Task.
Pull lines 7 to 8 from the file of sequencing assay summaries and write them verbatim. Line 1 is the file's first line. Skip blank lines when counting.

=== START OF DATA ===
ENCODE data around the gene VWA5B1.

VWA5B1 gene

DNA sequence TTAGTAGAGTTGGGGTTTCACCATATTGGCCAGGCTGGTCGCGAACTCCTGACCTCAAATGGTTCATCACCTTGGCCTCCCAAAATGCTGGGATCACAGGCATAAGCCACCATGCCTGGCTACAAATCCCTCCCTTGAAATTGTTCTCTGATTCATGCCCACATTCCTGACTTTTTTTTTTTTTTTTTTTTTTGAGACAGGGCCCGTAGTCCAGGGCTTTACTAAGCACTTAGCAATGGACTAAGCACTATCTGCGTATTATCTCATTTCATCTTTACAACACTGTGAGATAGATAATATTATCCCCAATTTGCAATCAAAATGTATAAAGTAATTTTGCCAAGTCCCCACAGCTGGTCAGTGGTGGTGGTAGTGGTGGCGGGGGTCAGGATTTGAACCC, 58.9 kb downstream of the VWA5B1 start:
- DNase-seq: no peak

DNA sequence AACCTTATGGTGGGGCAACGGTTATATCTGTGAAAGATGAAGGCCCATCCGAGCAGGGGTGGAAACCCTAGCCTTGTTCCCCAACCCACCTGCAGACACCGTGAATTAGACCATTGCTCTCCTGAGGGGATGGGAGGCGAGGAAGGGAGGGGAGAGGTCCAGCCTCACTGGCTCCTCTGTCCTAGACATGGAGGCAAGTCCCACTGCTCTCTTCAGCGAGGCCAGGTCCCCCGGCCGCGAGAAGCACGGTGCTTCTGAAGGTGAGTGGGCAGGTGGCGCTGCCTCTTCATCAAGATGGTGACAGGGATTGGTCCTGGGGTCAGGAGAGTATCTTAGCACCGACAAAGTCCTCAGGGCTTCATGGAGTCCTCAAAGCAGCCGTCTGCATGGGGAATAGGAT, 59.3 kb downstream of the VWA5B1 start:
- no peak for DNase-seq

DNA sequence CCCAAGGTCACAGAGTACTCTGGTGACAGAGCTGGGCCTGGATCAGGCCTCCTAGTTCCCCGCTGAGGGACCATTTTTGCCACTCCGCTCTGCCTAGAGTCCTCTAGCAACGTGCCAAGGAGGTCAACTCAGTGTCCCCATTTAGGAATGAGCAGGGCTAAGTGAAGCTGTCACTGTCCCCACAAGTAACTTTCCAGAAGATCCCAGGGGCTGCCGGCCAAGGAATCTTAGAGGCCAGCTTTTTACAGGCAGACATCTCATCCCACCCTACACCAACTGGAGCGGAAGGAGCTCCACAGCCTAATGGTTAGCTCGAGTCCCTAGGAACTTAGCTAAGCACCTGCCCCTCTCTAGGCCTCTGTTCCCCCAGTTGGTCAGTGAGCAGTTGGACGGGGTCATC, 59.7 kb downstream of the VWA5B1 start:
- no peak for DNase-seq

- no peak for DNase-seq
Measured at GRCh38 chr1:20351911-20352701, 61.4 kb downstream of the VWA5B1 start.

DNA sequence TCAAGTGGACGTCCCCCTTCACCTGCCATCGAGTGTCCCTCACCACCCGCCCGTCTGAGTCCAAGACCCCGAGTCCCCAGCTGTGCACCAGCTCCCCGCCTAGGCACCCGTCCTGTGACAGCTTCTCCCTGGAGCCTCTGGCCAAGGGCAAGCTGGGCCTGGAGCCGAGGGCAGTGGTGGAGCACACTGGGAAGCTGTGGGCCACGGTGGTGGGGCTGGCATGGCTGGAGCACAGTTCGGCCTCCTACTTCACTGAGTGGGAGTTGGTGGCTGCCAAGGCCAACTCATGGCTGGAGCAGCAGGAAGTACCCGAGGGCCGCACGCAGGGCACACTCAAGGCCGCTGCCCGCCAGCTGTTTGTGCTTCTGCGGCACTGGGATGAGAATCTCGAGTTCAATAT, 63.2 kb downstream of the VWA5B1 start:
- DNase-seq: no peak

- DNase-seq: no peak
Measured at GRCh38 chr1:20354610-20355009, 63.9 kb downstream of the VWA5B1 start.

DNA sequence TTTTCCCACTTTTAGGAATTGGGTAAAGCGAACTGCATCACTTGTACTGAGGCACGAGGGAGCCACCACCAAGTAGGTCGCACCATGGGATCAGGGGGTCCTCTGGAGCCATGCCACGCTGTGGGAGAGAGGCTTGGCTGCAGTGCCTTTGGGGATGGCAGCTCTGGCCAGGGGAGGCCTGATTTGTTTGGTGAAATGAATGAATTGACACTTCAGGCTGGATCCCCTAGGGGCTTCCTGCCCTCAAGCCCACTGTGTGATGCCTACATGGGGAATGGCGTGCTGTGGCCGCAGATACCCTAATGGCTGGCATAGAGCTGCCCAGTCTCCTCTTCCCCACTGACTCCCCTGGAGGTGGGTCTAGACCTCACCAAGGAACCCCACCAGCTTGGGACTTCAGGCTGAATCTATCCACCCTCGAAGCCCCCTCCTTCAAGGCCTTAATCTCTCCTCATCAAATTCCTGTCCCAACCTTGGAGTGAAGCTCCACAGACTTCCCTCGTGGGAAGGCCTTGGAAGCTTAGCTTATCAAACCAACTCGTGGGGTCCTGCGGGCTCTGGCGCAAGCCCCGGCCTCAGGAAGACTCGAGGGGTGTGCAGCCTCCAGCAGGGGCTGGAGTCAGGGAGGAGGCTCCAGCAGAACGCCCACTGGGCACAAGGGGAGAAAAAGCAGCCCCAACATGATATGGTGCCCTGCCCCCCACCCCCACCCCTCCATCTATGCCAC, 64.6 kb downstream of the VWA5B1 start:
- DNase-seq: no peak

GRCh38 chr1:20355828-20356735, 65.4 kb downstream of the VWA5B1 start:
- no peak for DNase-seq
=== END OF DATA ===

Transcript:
DNA sequence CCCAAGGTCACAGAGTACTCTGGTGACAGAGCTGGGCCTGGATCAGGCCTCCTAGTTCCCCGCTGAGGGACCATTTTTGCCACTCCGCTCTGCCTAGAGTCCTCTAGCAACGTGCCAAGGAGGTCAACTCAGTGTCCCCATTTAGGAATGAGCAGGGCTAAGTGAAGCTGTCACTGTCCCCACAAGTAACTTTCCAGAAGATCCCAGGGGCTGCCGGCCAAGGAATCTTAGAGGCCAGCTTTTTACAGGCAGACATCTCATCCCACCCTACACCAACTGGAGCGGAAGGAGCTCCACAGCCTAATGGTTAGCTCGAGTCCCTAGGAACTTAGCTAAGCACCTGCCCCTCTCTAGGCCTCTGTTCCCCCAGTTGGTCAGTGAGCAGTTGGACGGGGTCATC, 59.7 kb downstream of the VWA5B1 start:
- no peak for DNase-seq